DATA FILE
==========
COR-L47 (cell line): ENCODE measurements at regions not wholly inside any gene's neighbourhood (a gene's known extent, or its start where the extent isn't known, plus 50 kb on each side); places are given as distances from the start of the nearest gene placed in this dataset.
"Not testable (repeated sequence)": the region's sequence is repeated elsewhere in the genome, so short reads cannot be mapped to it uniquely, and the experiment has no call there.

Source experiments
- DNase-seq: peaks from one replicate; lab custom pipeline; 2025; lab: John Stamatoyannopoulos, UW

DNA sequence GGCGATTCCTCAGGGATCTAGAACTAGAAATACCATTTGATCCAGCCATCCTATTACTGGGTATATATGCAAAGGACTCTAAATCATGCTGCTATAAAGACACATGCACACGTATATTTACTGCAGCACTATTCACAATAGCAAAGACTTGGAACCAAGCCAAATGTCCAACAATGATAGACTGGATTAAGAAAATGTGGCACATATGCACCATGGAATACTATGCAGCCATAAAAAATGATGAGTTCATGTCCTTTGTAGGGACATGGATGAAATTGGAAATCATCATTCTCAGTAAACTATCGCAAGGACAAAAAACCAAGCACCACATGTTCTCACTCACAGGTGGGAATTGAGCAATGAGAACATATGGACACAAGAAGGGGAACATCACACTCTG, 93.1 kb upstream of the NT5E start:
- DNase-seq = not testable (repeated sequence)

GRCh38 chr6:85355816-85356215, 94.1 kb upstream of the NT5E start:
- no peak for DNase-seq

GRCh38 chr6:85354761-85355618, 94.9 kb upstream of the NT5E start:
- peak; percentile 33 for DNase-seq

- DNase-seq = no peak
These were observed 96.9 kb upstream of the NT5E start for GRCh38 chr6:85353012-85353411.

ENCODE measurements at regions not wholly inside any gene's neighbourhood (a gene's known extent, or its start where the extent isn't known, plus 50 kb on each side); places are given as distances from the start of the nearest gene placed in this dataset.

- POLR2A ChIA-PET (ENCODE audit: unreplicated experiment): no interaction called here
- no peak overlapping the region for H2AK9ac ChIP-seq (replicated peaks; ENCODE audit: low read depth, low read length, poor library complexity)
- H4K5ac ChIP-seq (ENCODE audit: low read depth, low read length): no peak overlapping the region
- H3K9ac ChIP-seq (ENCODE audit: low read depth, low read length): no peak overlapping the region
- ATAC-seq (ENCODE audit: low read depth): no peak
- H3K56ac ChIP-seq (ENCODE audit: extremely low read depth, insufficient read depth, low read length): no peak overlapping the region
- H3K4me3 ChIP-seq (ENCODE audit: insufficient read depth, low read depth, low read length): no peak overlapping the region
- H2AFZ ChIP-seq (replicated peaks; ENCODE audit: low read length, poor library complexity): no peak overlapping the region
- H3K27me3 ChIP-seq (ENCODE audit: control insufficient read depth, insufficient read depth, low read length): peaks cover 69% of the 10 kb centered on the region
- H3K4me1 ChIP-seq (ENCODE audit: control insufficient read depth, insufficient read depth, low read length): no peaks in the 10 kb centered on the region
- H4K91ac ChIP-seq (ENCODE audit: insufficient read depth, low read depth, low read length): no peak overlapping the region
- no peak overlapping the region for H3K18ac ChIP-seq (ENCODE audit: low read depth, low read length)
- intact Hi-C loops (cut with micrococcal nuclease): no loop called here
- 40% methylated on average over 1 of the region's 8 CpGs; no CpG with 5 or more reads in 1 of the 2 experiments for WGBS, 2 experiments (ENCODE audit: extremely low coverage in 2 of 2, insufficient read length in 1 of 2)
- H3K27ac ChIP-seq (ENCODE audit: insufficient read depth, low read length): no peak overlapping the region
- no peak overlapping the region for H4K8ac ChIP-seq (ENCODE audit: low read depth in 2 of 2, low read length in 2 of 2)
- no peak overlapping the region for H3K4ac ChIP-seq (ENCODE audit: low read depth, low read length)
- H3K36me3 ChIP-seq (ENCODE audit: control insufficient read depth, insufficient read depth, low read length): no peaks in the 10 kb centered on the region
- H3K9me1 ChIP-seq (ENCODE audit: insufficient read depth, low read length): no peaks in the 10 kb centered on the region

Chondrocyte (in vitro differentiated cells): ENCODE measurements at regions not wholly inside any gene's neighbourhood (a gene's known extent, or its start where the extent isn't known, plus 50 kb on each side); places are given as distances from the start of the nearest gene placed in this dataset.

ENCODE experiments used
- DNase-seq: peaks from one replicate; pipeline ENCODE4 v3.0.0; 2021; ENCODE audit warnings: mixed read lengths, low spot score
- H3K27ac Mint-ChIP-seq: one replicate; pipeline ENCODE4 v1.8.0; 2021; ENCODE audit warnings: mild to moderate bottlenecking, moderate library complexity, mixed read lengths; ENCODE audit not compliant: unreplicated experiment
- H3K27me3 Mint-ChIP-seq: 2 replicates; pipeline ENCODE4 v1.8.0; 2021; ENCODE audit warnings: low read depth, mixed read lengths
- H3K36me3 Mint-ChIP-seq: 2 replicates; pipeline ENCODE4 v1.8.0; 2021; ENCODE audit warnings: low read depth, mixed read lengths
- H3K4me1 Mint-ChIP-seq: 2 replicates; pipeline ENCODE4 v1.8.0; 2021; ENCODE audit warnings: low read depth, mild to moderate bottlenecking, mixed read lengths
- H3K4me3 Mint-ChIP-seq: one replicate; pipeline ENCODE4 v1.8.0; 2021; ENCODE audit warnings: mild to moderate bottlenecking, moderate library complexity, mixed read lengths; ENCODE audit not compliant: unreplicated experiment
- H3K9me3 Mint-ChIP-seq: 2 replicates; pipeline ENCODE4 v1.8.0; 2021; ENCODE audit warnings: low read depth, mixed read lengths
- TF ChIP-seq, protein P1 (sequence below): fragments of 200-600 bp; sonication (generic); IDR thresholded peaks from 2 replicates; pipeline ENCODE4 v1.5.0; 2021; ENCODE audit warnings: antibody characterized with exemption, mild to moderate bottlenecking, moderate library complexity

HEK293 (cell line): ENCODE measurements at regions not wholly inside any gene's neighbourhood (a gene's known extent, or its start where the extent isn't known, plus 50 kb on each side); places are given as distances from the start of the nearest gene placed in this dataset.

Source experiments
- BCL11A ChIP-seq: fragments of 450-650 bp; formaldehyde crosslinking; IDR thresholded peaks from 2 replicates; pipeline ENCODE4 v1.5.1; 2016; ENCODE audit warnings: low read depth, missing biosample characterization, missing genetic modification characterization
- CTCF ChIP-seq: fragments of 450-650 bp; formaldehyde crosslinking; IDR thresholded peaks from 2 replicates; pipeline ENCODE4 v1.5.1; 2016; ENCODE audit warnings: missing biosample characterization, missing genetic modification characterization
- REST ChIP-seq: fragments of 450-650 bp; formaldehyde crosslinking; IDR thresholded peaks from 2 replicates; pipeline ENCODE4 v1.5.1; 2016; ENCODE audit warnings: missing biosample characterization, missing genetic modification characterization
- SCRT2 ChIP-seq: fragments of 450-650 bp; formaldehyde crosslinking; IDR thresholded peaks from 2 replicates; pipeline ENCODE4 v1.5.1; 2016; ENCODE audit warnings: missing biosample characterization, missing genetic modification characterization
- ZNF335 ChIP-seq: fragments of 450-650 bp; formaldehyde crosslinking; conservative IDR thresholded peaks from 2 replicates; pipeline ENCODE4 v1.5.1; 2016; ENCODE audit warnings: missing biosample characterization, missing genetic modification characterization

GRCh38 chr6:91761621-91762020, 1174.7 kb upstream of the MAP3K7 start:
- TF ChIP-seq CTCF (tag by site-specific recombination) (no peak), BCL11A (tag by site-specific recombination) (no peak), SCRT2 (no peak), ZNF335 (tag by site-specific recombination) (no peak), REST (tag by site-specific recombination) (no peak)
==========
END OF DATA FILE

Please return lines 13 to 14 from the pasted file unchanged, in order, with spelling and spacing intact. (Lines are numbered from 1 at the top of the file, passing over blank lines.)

ENCODE measurements at regions not wholly inside any gene's neighbourhood (a gene's known extent, or its start where the extent isn't known, plus 50 kb on each side); places are given as distances from the start of the nearest gene placed in this dataset.

- POLR2A ChIA-PET (ENCODE audit: unreplicated experiment): no interaction called here